Eye mucus, like any other discharge, is an icky subject, being given less-than-charming nicknames like “eye gunk” or “eye boogers.” Eye mucus is a sticky, yellow substance that collects in the corner of your eyes or along your eyelashes. A low level of eye discharge is normal, but higher amounts can be irritating and indicate a problem in your eye. So, what are the signs that something is wrong, and what exactly do they mean?
Normal eye mucus is a combination of a watery film called rheum, oil, skin cells, and other debris that accumulates in your eye. Typically, this is cleared away by your natural tear production and blinking during the day. At night, when you are not blinking, this mucus tends to collect in the corners of the eyes, resulting in the “sleep in your eyes” or “sleepy bugs” that are commonly found in the morning after waking up. They can be wet and sticky or dry and crusty depending on how much moisture has evaporated, and can usually be cleared easily by wiping a finger across the corner of the eye or by gently washing with a dampened cloth.1,2
Greater amounts of mucus than your typical morning accumulation, however, are a sign that there may be a problem with your eye, especially if it is causing discomfort or sticking your eyelashes together. Blurry vision, light sensitivity, or pain accompanying this discharge especially are indicators of an infection or other disorder.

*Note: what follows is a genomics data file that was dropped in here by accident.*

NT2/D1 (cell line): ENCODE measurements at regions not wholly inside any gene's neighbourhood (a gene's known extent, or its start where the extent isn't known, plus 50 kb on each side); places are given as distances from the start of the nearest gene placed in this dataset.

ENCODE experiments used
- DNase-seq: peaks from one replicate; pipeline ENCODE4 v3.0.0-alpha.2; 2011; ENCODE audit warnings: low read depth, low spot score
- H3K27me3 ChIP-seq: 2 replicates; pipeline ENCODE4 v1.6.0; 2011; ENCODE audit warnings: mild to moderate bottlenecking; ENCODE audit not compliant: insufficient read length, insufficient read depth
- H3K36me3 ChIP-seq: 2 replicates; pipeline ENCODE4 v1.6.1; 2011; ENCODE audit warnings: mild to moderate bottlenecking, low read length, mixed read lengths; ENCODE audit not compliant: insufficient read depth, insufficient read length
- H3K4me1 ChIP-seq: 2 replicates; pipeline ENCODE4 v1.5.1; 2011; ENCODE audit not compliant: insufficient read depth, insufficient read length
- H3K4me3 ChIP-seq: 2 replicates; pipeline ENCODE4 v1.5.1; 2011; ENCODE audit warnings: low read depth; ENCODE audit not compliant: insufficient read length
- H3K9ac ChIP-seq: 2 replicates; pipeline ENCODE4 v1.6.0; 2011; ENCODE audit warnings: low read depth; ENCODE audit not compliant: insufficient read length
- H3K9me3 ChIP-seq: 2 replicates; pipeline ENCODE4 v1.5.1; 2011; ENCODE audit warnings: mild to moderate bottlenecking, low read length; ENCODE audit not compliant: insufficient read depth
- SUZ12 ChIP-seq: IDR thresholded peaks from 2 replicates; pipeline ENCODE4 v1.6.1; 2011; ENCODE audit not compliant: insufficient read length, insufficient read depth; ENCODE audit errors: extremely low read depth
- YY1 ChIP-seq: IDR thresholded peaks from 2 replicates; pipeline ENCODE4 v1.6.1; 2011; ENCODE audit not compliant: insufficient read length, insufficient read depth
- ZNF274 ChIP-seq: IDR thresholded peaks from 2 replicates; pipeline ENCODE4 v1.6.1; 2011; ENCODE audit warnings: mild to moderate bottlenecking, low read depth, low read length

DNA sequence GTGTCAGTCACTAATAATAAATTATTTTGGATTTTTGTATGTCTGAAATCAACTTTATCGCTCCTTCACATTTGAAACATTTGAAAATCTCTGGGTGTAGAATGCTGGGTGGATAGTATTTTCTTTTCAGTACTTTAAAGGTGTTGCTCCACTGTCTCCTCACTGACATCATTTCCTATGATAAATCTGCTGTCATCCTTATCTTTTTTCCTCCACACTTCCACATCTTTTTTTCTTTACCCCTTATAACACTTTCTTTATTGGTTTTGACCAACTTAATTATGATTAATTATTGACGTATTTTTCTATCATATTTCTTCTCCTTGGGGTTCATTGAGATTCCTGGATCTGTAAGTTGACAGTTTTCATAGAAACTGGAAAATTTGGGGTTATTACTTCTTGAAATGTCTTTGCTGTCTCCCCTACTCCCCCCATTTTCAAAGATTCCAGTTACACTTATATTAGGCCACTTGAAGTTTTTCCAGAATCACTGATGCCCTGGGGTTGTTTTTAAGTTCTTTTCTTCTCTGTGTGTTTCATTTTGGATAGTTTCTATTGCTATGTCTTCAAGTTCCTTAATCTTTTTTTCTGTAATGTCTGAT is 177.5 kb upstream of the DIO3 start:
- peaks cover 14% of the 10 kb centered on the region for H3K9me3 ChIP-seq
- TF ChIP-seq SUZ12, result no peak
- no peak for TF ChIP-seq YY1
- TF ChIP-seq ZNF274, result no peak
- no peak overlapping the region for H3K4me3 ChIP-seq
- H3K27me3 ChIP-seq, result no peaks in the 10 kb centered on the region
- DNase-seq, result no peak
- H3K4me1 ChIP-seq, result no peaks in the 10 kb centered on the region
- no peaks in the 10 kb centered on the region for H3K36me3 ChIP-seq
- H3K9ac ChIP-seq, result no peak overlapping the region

Causes of Excessive Eye Mucus
A common cause of excess eye mucus is conjunctivitis, also known as pink eye. This is caused by inflammation of the conjunctiva, the glands that produce the rheum fluid in your eyes, and is typically due to either a viral or bacterial infection. Other symptoms of conjunctivitis are sore or itchy eyes, and the characteristic red veins that give eyes their pink appearance from a distance. Dacryocystitis, inflammation of the tear ducts in the inner corners of the eyes, is another possibility, and is caused by an infection in the tear duct.
Another cause of extra eye mucus is blepharitis, or inflammation of the eyelid. Blepharitis may be caused by many conditions, including bacterial or viral infections, blockages in the meibomian glands, which produce a protective lipid layer over the eyes, and infestation with Demodex mites. Demodex mites, also known as eyelash mites, are actually present in most people, but can trigger eye irritations and disorders when they become overpopulated.
Finally, allergies and reactions to environmental factors such as pollutants, makeup, or contact lenses may be causing extra mucus production as these can cause your eye to increase its natural means of removing irritants.
Proper Eye Hygiene Can Help
If you have a new or sudden increase in eye mucus, it is recommended that you visit your eye doctor to get checked out for infections or Demodex infestation. Proper ocular hygiene also will help tremendously with clearing or preventing excessive eye mucus. Using a facial cleanser such as Cliradex Light or eye wipes such as Cliradex Towelettes will keep irritants out of your eyes, help reduce inflammation, and help resolve tough-to-clear Demodex infestations. In the case of more advanced bacterial infections, your doctor may prescribe antibiotics.
1. Prabhasawat P, Tseng SC. Frequent association of delayed tear clearance in ocular irritation. The British journal of ophthalmology. 1998;82(6):666-675.
2. Schneider T, Stokholm J. Accumulation of fibers in the eyes of workers handling man-made mineral fiber products. Scandinavian journal of work, environment & health. 1981;7(4):271-276.
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